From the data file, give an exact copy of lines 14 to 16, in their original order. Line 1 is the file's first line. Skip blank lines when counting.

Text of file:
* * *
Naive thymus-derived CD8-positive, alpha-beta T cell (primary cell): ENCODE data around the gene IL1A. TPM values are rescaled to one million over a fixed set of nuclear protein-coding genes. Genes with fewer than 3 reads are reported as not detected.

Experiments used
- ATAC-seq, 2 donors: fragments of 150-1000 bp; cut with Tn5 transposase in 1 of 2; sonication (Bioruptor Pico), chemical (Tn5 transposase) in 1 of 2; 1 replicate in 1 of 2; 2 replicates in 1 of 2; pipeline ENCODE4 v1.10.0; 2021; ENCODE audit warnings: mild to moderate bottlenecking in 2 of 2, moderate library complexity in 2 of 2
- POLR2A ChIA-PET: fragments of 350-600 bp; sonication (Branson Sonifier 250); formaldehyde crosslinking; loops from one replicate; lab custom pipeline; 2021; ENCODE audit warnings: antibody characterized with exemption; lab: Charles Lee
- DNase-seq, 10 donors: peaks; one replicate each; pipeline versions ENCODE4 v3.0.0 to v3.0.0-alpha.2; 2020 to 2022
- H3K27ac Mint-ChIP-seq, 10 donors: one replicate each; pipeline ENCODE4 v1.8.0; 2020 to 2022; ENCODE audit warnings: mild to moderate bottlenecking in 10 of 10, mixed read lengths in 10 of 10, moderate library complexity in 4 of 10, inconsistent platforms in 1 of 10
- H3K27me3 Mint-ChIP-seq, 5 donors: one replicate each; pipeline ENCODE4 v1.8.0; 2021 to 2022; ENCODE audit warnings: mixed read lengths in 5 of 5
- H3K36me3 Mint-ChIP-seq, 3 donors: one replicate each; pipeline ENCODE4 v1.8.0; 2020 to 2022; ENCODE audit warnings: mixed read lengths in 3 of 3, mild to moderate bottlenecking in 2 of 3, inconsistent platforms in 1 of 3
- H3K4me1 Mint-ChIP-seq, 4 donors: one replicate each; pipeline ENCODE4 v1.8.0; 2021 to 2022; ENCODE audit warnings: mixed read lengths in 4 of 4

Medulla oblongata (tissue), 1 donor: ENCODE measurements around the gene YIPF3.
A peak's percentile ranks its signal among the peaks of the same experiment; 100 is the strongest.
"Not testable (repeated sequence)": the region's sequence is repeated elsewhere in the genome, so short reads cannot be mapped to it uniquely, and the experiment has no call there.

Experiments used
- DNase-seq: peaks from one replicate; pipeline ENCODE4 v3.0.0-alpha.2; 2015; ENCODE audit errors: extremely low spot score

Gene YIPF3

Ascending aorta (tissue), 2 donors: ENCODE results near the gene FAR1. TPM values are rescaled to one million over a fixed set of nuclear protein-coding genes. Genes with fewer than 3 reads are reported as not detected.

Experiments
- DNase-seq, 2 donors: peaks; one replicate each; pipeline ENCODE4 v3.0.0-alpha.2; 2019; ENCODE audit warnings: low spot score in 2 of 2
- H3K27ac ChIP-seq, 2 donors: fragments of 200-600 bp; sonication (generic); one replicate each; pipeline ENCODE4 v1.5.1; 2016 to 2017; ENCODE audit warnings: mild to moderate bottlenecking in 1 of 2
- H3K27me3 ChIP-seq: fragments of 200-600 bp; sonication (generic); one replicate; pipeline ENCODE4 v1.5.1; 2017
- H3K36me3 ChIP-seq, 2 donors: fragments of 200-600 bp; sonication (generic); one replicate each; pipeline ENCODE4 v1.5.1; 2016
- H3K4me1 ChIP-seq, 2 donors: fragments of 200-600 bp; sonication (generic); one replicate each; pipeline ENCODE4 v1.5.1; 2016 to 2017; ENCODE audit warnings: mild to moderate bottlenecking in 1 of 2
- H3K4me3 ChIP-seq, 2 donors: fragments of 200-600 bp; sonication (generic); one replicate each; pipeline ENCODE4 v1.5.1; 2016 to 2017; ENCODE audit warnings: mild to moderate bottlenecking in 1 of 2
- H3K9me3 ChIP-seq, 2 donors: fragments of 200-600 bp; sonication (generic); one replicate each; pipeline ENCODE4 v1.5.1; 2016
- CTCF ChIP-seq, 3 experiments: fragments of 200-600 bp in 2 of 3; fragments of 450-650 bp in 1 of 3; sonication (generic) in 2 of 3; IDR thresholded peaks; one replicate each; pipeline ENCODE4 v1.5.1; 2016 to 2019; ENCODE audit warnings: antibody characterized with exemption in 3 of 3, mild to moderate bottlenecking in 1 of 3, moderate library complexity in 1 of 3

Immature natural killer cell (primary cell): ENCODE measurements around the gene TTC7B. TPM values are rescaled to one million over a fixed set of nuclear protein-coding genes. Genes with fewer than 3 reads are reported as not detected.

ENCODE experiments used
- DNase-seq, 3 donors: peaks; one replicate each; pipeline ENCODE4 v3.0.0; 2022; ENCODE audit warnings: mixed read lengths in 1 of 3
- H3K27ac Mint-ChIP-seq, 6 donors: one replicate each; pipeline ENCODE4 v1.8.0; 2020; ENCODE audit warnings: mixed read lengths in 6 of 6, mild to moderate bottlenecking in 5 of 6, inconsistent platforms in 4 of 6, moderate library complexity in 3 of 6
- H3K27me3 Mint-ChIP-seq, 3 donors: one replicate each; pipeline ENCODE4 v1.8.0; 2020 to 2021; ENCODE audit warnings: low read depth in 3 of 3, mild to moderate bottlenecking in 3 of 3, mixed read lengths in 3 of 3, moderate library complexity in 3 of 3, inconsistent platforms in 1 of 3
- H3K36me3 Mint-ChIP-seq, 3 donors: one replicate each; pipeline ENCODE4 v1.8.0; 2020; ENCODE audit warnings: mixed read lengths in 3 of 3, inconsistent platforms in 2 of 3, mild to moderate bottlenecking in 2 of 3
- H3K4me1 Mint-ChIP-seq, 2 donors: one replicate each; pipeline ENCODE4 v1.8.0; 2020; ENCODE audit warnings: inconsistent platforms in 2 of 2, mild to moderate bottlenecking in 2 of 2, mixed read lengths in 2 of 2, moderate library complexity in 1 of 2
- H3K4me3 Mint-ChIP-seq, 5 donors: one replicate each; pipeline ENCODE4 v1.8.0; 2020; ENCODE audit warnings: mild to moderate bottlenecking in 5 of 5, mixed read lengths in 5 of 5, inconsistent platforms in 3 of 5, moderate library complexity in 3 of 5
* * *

- DNase-seq: peaks from one replicate; pipeline ENCODE4 v3.0.0-alpha.2; 2015; ENCODE audit errors: extremely low spot score

Gene YIPF3

Ascending aorta (tissue), 2 donors: ENCODE results near the gene FAR1. TPM values are rescaled to one million over a fixed set of nuclear protein-coding genes. Genes with fewer than 3 reads are reported as not detected.